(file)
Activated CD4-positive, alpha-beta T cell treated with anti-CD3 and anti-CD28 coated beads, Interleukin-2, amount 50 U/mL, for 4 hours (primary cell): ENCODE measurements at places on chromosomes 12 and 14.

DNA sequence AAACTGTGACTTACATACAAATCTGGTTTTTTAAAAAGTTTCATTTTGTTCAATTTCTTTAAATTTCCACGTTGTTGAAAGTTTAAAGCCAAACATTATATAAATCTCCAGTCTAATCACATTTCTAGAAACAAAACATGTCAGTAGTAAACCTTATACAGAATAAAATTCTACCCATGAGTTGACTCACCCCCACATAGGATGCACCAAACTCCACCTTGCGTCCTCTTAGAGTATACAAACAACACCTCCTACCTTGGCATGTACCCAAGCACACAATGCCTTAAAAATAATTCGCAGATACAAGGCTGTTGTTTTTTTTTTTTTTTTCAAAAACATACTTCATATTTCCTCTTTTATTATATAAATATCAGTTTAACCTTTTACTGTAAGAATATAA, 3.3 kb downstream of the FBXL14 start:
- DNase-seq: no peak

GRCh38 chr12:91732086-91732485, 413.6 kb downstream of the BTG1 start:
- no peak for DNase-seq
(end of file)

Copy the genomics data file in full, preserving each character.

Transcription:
Activated CD4-positive, alpha-beta T cell treated with anti-CD3 and anti-CD28 coated beads, Interleukin-2, amount 50 U/mL, for 4 hours (primary cell): ENCODE measurements at places on chromosomes 12 and 14.

DNA sequence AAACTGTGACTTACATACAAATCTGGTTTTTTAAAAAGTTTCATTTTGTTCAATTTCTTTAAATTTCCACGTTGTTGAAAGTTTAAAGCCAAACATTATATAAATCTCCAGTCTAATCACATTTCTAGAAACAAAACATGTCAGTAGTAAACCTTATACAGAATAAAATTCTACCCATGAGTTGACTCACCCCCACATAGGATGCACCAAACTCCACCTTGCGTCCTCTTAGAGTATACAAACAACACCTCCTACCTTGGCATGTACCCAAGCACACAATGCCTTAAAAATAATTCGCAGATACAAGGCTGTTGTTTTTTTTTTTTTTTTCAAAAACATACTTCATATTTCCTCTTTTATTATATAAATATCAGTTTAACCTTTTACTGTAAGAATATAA, 3.3 kb downstream of the FBXL14 start:
- DNase-seq: no peak

GRCh38 chr12:91732086-91732485, 413.6 kb downstream of the BTG1 start:
- no peak for DNase-seq